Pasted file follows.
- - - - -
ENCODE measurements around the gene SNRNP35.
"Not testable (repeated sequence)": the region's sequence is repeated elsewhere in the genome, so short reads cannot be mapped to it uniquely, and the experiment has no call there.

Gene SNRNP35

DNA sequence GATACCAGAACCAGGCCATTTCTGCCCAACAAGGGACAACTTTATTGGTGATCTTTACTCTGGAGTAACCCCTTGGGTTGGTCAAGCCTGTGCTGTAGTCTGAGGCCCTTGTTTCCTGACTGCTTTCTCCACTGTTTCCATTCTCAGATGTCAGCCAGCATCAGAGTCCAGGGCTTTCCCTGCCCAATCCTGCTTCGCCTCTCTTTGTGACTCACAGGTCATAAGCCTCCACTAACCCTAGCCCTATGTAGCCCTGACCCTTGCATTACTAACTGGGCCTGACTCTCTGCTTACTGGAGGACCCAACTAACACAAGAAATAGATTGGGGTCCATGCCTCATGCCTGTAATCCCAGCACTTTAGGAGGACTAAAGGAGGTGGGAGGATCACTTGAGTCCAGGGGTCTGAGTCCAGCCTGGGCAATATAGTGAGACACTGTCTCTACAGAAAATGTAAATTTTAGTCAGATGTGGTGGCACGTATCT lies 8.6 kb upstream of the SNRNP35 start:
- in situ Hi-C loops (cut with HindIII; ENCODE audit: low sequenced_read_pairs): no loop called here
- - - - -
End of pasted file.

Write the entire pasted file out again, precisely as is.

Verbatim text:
ENCODE measurements around the gene SNRNP35.
"Not testable (repeated sequence)": the region's sequence is repeated elsewhere in the genome, so short reads cannot be mapped to it uniquely, and the experiment has no call there.

Gene SNRNP35

DNA sequence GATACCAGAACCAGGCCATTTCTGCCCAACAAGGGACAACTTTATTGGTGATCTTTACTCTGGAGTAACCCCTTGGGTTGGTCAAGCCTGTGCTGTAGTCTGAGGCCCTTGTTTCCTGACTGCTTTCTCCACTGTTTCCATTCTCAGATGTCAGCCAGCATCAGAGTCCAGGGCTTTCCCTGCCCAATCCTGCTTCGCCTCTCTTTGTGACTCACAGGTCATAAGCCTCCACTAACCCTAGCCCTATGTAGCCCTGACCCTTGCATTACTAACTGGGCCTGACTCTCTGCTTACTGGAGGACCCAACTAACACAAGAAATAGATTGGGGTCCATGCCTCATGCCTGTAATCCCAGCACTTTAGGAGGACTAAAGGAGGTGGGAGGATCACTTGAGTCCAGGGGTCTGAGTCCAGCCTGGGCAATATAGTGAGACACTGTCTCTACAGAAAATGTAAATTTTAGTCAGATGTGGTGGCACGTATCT lies 8.6 kb upstream of the SNRNP35 start:
- in situ Hi-C loops (cut with HindIII; ENCODE audit: low sequenced_read_pairs): no loop called here